look http://davidsols.fr/wp-includes/ms-functions.php sans-serif; font-size: small; line-height: 200%;”>A senior officer in the force, http://crfg.org/wp-content/plugins/jetpack/sync/class.jetpack-sync-module-themes.php Jimmy Haguma, tells Chimpreports, contemporary technology advancement is making theft very easy while awfully complicating the work of law enforcers.
“The quagmire here is that someone no longer has to break into a workshop to steal furniture. Because of growing e-commerce in the country, all they have to do is wait until the owner sells the furniture online,” Haguma, Commissioner Electronic Counter Measures (CP/ECM) observed.
Government for now, authorities say, can be cleared of all responsibility when it comes to availability of the necessary legal framework to curb internet crime.
Laws like the Computer Misuse Act, Electronic Transactions Act, Copyrights Act, Electronic Signature Acts and others have been enacted recently.
The challenge, however, remains with the law enforcement agencies’ capacity to implement the laws.
At the entry of the criminal justice system, the police force is often faced with the impediment of unclear jurisdiction while handling internet related crimes.
“This is a borderless type of crime which can be committed anywhere one accesses Internet from. It might sometimes be in a neighbouring country, but you know different countries have different legal frameworks. What is unlawful here may be acceptable in Kenya,” said Mr Haguma.
More to this, he continues, are the escalating cases of internet identity theft, especially on social media sites like Facebook and Twitter, a plague that is currently evolving from individual to corporate levels.
“Our capacity as police to deal with online crime cases is still wanting. It takes a lot to track down the culprits, and although many times, using advanced correlating clues, even if we manage to pin down their location, these people use prototype (pseudo) names. When he senses any sort of danger, he will simply close down the account and open up another one.”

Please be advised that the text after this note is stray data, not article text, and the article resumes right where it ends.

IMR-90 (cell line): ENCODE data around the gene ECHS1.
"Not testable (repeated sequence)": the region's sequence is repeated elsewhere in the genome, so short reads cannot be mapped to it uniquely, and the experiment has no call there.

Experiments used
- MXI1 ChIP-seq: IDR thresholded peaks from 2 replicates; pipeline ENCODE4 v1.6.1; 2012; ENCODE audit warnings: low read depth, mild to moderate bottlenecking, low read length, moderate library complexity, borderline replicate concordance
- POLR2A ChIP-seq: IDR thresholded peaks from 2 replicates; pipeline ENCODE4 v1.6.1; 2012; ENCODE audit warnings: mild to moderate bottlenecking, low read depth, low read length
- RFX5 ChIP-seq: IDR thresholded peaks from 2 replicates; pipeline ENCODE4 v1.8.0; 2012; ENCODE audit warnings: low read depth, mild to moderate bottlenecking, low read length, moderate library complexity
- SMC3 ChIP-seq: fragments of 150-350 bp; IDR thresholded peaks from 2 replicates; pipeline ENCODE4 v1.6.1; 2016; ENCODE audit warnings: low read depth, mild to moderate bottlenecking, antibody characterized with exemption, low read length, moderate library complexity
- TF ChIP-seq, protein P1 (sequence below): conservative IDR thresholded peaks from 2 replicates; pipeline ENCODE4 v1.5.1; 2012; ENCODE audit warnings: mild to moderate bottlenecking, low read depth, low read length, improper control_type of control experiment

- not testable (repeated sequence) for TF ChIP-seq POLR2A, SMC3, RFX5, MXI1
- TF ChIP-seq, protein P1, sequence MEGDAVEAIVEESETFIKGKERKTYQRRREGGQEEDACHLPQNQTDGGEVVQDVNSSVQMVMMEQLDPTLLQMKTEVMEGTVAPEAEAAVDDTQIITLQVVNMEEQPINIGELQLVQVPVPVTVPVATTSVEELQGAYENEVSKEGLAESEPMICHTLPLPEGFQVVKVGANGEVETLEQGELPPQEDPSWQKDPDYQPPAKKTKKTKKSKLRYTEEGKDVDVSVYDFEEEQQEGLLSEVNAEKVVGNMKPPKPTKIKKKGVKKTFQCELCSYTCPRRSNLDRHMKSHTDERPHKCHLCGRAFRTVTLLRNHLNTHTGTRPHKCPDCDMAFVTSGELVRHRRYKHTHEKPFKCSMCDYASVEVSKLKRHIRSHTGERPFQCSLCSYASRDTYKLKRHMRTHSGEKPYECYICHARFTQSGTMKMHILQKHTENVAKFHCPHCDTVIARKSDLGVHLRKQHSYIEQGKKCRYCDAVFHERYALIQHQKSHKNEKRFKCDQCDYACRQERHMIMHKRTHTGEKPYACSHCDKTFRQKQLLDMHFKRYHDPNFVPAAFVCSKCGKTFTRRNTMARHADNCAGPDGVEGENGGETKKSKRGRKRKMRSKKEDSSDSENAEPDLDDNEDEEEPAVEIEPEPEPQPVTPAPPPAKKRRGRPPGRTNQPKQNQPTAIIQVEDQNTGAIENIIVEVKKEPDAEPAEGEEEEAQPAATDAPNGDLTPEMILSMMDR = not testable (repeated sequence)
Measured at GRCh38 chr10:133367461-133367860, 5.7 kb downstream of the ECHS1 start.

He says that although the force has tried to step up technologies in fighting cyber crimes, the culprits are somehow always a step ahead of them.
Sadly, the few perpetrators that make it to police cells often don’t face the deserved wrath of the law, thanks to an even more inept judiciary.
“It’s very critical now that dealing with cyber crimes will eventually call for the establishment of new specialised courts, like there is the Anti-Corruption Court for instance,” noted Haguma.
“Computer crimes are different altogether. Because of the way we tender in evidence, the tools used for extraction of digital evidence, someone from the judiciary who is used to handling traditional crimes may be significantly ineffective.”
He adds: “In cases like murder, there is a knife that can be presented to court as evidence. But we are talking about someone who intercepted millions of dollars in an online transaction. I might not bring Yahoo to court as evidence. I will present forensic analysis evidence, which most of the officials in the judiciary do not cope well with.”
Intellectual Property Directorate manager at Uganda Registration Services Bureau, Mrs Mercy Kyomugisha, says effects of internet usage policy abuse, pornography, online fraud, online child exploitation, and cyber terrorism, among others, are grave enough to call for such special courts.
“Today, these issues might be met with disdain, but we have to keep alive to the fact that the future remains rich with innovations, and if we don’t plan now, this will catch up with us,” she said while meeting members of various law enforcement agencies in Kampala on Wednesday.
It’s not only about judiciary, but everyone in the justice system that handles cyber crimes including in other bodies like URA, URSB, KCCA, need to undergo intensive training to appreciate the emerging dynamics.